Why my program bandwidth exceeds the standard bandwidth?

Hello guys:

I just started to get into some details of CUDA Programming. I made a 1024 x 1024 matrix multiplication, each block has 32 x 32 threads. I run the program (Win32 Mode) in Release version of Visual Studio 2012 Ultimate. It returns about 7ms for my kernel function (I used shared memory). My device has compute capability 3.0 (EVGA GeForce GTX 680 Classified 4G). So when I’m calculating the bandwidth in this way:
matrix_size * matrix_size * 32bit / 8 / 1024 / 1024 = 4GB, then 4GB / 0.07s = 528GB/s, however I checked the whitepaper of my card, it has only 192.25GB/s. Did I make something wrong? BTW I have synchronized after the kernel function, and used cudaEvent to sum the execution time.

Any ideas?

Thank you so much!

“Win32 Mode”

this is something i would flag in the back of my head, particularly when things do not work as planned

regardless, the underlying assumption is indeed that the memory copies actually took place
perhaps catch errors prior to and after the kernel launch to verify that the kernel indeed launched
thereafter, look at the output, and note whether there are any patterns in it that may suggest what is going wrong

and i think i do not necessarily agree with your calculation - i would think it is more in the region of 8 or 12 GB to transfer; perhaps i am mistaken

matrix_size * matrix_size * 32bit / 8 / 1024 / 1024 = 4GB


This is 4MB not 4GB:

matrix_size * matrix_size * 32bit / 8

1024*1024 = 1M

This is 4:

matrix_size * matrix_size * 32bit / 8 / 1024 / 1024

Not sure how you are coming up with 4GB

Yeah, thanks man, just after I posted my topic I realized I made a wrong calculation. But I still cannot get a correct bandwidth calculation. But the total calculation above I made a mistake. The bandwidth in matrix multiplication should be:

2 times read the data from global memory, so the time for read data should be 2n^3 right? And 1 time write the data back to the global memory, that is n^2. So there are 2n^3+n^2 for r/w global memory right?

And I just calculate as following: 2*n^3+n^2 bits / sec -> But the time is still over the standard bandwidth.

no, 2*n^3 is not correct. not sure that bits/sec plays into this anywhere either.

A nxn matrix has n^2 elements, not n^3 (perhaps you are thinking of computations - that is a separate subject from bandwidth).

Reading two nxn matrices requires 2*n^2 reads of the element type. For a float that would be 4 bytes per element.

Since we have two reads and one write, the bandwidth would be 3*n^2 * 4bytes / 0.07s = 12582912bytes/0.07s = 179755885 bytes/s or approximately 179MB/s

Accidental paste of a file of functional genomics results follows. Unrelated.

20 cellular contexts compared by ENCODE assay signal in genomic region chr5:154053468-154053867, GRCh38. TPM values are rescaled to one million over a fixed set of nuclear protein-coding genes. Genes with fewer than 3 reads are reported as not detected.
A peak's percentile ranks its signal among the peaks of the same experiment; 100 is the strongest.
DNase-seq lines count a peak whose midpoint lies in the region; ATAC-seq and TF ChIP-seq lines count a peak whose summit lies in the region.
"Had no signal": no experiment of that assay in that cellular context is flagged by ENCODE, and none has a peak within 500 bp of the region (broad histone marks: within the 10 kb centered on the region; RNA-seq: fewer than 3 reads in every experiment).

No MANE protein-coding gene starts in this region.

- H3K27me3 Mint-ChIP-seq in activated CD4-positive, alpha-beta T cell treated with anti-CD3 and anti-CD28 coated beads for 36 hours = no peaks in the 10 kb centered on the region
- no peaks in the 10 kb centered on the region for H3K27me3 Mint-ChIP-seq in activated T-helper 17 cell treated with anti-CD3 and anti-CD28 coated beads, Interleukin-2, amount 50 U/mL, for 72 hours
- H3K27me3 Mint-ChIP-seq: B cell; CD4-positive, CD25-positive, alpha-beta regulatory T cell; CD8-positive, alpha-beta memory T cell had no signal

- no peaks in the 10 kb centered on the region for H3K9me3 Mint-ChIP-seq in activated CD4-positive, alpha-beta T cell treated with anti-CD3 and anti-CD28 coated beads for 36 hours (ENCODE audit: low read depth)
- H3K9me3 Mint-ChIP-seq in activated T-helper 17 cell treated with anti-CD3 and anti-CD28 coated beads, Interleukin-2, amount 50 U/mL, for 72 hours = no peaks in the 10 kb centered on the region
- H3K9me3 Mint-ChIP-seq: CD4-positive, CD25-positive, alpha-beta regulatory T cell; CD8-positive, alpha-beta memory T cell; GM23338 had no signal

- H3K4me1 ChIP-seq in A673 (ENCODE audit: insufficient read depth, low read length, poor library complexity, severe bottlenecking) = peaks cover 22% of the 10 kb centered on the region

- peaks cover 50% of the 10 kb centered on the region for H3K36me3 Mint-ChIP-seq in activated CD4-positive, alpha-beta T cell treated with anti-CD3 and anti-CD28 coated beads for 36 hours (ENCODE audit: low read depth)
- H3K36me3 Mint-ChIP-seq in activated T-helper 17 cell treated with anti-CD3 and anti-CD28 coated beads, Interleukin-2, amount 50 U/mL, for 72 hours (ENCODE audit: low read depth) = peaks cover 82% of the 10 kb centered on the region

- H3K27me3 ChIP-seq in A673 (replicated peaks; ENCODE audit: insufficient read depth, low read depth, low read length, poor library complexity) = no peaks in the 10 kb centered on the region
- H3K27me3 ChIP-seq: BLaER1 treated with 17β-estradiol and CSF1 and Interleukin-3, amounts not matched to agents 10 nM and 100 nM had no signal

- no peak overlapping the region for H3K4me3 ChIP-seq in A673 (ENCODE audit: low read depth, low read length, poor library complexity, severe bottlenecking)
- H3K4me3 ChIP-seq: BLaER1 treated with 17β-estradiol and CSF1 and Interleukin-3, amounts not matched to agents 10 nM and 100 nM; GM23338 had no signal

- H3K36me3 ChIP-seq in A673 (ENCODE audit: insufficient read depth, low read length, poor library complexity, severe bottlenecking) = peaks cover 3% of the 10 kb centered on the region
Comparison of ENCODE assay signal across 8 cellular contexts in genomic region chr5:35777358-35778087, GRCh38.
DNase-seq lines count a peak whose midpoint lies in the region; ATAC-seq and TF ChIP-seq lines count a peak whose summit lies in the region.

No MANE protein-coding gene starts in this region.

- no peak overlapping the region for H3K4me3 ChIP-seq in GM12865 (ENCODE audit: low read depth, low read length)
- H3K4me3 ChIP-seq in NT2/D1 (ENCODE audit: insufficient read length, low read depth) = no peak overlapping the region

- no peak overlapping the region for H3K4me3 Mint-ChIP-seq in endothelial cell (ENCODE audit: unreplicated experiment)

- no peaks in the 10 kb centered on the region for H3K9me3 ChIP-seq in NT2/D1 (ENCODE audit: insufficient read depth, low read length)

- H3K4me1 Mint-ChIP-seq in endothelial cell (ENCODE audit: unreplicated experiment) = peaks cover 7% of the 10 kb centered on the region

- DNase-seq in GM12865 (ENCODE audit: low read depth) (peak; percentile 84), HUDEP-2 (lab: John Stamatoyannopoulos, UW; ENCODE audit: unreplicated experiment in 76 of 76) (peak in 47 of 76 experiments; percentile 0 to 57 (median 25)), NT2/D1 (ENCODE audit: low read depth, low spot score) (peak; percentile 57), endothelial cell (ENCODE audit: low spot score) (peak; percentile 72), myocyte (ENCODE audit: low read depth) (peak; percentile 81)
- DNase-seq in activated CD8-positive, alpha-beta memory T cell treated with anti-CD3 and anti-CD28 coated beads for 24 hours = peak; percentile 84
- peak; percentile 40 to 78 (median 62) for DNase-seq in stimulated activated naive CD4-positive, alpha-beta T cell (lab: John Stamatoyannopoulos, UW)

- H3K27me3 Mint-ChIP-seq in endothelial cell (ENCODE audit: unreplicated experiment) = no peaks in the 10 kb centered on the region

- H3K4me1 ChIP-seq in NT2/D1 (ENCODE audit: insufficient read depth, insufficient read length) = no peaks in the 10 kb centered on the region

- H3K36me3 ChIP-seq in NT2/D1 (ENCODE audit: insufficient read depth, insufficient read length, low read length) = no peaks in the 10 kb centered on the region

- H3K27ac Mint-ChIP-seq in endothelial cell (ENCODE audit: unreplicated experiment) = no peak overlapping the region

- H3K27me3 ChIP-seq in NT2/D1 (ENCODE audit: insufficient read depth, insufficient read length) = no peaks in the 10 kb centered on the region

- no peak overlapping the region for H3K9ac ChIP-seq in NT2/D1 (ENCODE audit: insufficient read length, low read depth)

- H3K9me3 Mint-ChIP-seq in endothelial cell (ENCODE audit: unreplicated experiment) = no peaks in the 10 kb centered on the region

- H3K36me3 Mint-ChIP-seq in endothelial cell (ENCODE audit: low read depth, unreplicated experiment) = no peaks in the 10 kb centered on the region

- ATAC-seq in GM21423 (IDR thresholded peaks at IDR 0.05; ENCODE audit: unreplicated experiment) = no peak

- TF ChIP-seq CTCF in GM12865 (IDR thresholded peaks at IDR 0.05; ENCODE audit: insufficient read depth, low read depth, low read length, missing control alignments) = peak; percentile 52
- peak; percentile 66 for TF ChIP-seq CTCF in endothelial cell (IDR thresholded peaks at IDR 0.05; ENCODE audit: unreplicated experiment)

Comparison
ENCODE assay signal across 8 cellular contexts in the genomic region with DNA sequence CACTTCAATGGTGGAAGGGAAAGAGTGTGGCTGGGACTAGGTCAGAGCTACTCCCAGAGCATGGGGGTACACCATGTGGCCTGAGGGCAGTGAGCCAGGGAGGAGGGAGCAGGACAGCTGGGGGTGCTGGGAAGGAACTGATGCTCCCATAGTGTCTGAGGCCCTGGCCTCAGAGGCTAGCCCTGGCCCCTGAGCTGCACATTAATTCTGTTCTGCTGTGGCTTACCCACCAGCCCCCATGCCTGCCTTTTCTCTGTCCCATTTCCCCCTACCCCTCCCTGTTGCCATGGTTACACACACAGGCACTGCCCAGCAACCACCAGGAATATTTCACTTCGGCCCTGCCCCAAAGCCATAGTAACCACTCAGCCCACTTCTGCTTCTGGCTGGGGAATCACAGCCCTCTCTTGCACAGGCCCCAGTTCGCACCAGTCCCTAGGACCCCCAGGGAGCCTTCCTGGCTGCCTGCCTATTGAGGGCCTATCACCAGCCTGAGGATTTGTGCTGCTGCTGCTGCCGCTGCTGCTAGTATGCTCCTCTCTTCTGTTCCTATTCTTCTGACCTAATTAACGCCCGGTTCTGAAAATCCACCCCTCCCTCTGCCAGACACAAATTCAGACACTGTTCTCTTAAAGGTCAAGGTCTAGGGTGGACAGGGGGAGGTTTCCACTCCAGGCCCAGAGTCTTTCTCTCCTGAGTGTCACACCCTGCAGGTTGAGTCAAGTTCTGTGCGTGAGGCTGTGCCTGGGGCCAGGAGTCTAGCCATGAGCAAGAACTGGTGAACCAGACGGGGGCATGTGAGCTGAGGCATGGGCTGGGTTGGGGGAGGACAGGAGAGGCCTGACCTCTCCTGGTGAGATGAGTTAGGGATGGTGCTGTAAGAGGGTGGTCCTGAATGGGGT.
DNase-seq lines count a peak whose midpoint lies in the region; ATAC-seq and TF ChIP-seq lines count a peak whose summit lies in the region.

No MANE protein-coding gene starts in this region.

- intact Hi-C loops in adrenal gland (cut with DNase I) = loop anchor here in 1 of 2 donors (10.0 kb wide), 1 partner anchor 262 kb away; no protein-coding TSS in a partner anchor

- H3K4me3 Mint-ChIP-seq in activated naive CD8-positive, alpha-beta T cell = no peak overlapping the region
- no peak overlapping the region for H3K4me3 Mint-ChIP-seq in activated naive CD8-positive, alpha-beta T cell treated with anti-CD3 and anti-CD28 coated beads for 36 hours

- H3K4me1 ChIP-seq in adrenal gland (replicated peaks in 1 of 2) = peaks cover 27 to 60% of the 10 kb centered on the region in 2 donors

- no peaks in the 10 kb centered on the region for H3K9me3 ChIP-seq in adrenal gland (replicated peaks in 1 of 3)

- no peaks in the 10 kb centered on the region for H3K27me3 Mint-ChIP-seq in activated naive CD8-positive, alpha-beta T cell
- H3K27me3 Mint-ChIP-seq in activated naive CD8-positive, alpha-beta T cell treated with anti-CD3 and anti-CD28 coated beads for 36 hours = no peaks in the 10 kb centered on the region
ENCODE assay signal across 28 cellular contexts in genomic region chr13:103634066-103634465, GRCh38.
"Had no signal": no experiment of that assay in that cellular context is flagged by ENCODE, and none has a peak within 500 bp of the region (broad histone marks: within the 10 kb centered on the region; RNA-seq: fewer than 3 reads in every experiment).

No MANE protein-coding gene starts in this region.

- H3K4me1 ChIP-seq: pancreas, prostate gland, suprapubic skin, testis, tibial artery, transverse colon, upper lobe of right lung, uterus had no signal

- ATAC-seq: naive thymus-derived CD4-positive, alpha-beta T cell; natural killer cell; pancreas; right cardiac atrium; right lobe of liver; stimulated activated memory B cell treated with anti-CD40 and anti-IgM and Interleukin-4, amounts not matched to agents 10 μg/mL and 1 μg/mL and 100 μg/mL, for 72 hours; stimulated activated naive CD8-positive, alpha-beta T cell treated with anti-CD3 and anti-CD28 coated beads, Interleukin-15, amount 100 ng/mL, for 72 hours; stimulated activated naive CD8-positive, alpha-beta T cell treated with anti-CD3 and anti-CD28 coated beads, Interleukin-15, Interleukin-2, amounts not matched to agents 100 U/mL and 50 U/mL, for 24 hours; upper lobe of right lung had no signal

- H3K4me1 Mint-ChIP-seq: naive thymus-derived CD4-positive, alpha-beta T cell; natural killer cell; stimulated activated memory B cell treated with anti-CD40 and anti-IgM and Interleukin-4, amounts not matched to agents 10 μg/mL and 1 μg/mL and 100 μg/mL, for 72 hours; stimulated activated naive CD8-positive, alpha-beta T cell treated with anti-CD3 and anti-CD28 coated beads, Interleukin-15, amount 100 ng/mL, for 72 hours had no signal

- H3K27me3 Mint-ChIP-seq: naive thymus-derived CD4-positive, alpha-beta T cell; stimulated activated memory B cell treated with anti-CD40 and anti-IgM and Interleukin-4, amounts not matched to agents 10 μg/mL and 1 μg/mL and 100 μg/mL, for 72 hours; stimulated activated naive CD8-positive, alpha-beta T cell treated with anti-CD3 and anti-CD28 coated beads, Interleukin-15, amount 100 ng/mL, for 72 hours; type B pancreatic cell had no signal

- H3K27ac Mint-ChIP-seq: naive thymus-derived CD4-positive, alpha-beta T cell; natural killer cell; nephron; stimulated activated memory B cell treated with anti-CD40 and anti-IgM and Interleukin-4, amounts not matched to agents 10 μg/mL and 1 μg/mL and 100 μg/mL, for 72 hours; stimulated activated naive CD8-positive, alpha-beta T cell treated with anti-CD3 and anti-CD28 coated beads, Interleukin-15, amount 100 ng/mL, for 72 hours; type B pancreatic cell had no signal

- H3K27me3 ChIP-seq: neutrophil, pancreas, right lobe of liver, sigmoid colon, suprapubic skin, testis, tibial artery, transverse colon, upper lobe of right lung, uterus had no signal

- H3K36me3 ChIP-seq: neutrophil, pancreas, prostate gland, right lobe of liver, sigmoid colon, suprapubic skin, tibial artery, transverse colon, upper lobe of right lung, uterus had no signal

This is well under your max theoretical bandwidth of 192GB/s (approximately 1,000 times smaller.)

If your element type is double, you would just double the above numbers.

Although this methodology may be lacking in several respects, the fact that your required bandwidth is so much lower than the theoretical available bandwidth suggests that your problem may not be bandwidth bound, and indeed we do not expect matrix multiply problems to be bandwidth bound.

Thanks, is there any possible that makes my bandwidth exceeds the theoretical bandwidth?

I just re-compute the execution time I got: 0.019s for non-shared-memory using for matrix multiplication, and 0.007s for shared-memory using.

The non-shared memory using program looks very simple as the most cuda tutorial did:
global void MatrixMul(int* d_a, int* d_b, int* d_c)
int row = blockIdx.y * blockDim.y + threadIdx.y;
int col = blockIdx.x * blockDim.x + threadIdx.x;
int idx = row * MATRIX_SIZE + col;
int sum = 0;

if( row > MATRIX_SIZE || col > MATRIX_SIZE ) return;

for(int i = 0; i != MATRIX_SIZE; i++){
	sum += d_a[row * MATRIX_SIZE + i] * d_b[i * MATRIX_SIZE + col];

d_c[idx] = sum;


And the shared memory using program as following:

device int GetElement(const int* d_a, int row, int col)
return d_a[row * MATRIX_SIZE + col];

device void SetElements(int* d_a, int row, int col, int value)
d_a[row * MATRIX_SIZE + col] = value;

device int* GetSubMatrix(int* d_a, int row, int col)
int* subA = 0;

subA = &d_a[MATRIX_SIZE * BLOCK_SIZE * row + BLOCK_SIZE * col];

return subA;


// Use shared memory
global void MatrixMulSharedMem(int* d_a, int* d_b, int* d_c)
int blockRow = blockIdx.y;
int blockCol = blockIdx.x;

int* subC = GetSubMatrix(d_c, blockRow, blockCol);

int value = 0;

int row = threadIdx.y;
int col = threadIdx.x;

for(int i = 0; i != (MATRIX_SIZE / BLOCK_SIZE); i++)
	int* subA = GetSubMatrix(d_a, blockRow, i);
	int* subB = GetSubMatrix(d_b, i, blockCol);

	__shared__ int A_sub[BLOCK_SIZE][BLOCK_SIZE];
	__shared__ int B_sub[BLOCK_SIZE][BLOCK_SIZE];

	A_sub[row][col] = GetElement(subA, row, col);
	B_sub[row][col] = GetElement(subB, row, col);


	for(int j = 0; j != BLOCK_SIZE; j++)
		value += A_sub[row][j] * B_sub[j][col];


SetElements(subC, row, col, value);


I don’t know if your programs are correct or not, but your computed bandwidth does not exceed the theoretical bandwidth. Your recomputed times don’t change this fact. You might be achieving 1.79GB/s instead of 179MB/s with the recomputed time of 0.007s, but that still isn’t close to your theoretical bandwidth of 192GB/s.